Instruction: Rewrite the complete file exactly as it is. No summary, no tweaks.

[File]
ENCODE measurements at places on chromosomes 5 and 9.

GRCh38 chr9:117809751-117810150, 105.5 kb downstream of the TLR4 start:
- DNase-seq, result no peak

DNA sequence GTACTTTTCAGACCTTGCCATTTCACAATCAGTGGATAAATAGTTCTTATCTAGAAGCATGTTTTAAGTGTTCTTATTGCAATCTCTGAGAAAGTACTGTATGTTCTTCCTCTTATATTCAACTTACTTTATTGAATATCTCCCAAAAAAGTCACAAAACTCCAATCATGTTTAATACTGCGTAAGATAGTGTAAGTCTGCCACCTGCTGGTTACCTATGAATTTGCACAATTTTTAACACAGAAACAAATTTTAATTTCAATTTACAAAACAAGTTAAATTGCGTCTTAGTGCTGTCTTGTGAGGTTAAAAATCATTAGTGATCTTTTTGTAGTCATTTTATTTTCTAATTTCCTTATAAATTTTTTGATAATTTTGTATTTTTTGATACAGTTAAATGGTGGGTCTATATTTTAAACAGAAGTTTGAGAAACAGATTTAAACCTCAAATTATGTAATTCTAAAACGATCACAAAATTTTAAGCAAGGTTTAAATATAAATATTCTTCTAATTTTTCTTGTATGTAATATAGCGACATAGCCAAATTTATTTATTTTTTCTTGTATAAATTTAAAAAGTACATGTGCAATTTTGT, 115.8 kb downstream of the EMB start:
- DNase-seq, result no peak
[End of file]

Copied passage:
ENCODE measurements at places on chromosomes 5 and 9.

GRCh38 chr9:117809751-117810150, 105.5 kb downstream of the TLR4 start:
- DNase-seq, result no peak

DNA sequence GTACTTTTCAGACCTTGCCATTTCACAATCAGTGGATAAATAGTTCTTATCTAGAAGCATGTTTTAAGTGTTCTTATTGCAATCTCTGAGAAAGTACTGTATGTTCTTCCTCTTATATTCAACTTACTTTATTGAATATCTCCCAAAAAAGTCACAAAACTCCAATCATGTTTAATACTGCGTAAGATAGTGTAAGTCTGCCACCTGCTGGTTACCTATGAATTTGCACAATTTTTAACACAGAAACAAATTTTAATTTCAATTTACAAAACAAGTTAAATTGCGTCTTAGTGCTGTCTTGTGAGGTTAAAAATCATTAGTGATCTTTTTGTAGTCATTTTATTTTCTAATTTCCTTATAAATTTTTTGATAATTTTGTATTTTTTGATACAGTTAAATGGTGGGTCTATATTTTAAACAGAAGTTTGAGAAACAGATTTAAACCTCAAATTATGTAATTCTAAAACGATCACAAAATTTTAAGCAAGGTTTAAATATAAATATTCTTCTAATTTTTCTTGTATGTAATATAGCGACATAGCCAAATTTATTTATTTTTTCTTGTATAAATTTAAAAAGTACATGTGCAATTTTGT, 115.8 kb downstream of the EMB start:
- DNase-seq, result no peak